Thursday, August 13, 2015

Circle Time and Distractions

In my classroom, the schedule always includes an additional act between clean-up time and sitting down for circle time. The teachers cover the shelves of toys to indicate that the toys are put away (or “resting” or “closed”) during circle time. I’ve been doing this for years, in different age groups, and in different schools. I always thought of this as helping the children to self-regulate. If free play isn’t an available choice, then the toys shouldn’t look like they’re available. Covering them prevents the problem of having to interrupt circle time to stop a child from fiddling with a toy on a nearby shelf. I always thought of the shelf covers as a useful visual cue to remind children that “the toys are closed.”

I never stopped to wonder why I want the toys to be “closed” in the first place.

I’ve had many discussions with other teachers over the years about what is allowed behavior at and during circle time. All toys in the room must be put away, including loveys and items from home. Sometimes children must put away their hats, bracelets, barrettes. Children must sit on their bottoms and not touch the child next to them, even to hold hands. The common reason behind all of these limits is that those behaviors - holding a toy, holding a friend’s hand, fiddling with one’s bracelet or hat, are “distractions.”

Distractions from what?

Distractions from listening to the teacher. Because that is what circle time is usually about, even in play-based preschools with emergent curriculum and child-directed play throughout the rest of the day. As soon as circle time starts, the power, control, and decision making rest squarely in the teacher. What songs to sing, games to play, books to read (or, more accurately, to listen to) are the teacher’s choice. For years, circle time was when I put on my performance - reading, singing, dancing, all with children’s involvement, but with me leading the show. The children’s job at circle time was to follow my lead and do what I’ve decided they should do. I cover up the toys to hide any distractions that will keep them from doing anything but participate in the activity that I chose.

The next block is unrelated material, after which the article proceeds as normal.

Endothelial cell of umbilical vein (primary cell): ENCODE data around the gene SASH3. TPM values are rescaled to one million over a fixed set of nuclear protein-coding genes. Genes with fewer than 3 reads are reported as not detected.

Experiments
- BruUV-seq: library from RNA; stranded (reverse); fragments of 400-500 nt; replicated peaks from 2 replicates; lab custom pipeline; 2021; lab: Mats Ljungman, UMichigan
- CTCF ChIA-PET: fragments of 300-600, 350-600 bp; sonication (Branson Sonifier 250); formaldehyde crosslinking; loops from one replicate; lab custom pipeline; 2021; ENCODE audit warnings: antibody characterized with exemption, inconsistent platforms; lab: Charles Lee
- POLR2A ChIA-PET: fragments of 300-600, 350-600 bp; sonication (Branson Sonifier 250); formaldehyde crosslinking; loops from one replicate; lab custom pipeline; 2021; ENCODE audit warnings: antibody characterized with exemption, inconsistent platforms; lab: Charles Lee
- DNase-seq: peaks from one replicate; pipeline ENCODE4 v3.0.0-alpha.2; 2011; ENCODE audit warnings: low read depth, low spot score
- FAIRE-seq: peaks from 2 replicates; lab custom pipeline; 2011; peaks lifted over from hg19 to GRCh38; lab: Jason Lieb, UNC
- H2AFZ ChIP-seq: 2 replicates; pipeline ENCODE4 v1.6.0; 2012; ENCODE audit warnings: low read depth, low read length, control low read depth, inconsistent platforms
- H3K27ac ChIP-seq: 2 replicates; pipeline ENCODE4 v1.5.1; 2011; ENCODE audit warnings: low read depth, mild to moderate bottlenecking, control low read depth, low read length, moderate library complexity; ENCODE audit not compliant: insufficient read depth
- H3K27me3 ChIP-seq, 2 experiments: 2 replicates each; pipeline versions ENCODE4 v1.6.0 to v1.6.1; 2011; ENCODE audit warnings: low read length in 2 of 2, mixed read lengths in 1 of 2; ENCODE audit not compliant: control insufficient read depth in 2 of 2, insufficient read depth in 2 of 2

But if my activity is so engaging, why I am I worried about distractions?

Whenever we worry that something will be a distraction, we’re saying that that object, conversation, or idea will interfere in what the adults have dictated will happen next. Which often is what circle time is. The rationale for a distinct circle time that all the children are present at is usually has to do with “learning to come together as a group” or “being part of the classroom community.” But if a child would rather look at a book independently, or do a puzzle, or draw, and we compel that child to be physically present at circle time, that doesn’t build community.

There are all sorts of times for coming together in my classroom, and I’ve often found the richest are ones that weren’t scripted or planned. When I start reading a book, I usually find half the class or more coming over to hear the story. When I turn on music and start to dance, or take out musical instruments, sometimes the entire class stops building, drawing, or playing with other toys to join in. If I start to sing a rhyming song or ABC’s, I can hear voices singing along with me all over the classroom while they continue their play. If the activity is meaningful to and engaging for the children, I don’t need to compel them to participate, and I don’t need to worry about them being distracted.

If I’m worried that the children could get distracted so easily, perhaps I should consider whether what I’m doing is all that engaging in the first place.


  1. This is SUCH an important topic. I have been reflecting on the role of the teacher self in the classroom a lot this summer, and this is another thought provoking way for me to examine that as this school year begins. I'll have to look at the Interaction Imagination post, too.

  2. Thank you for this very interesting post! It has really got me thinking about how circle times could possibly be run differently in our center. So many ideas flowing through my brain now!

    1. I'm glad you found my post helpful! Part of my purpose in writing this was to encourage us all to reflect on how our routines and goals for circle time, instead of just assuming that there's a set way it has to be. I'd be interested in hearing your ideas too!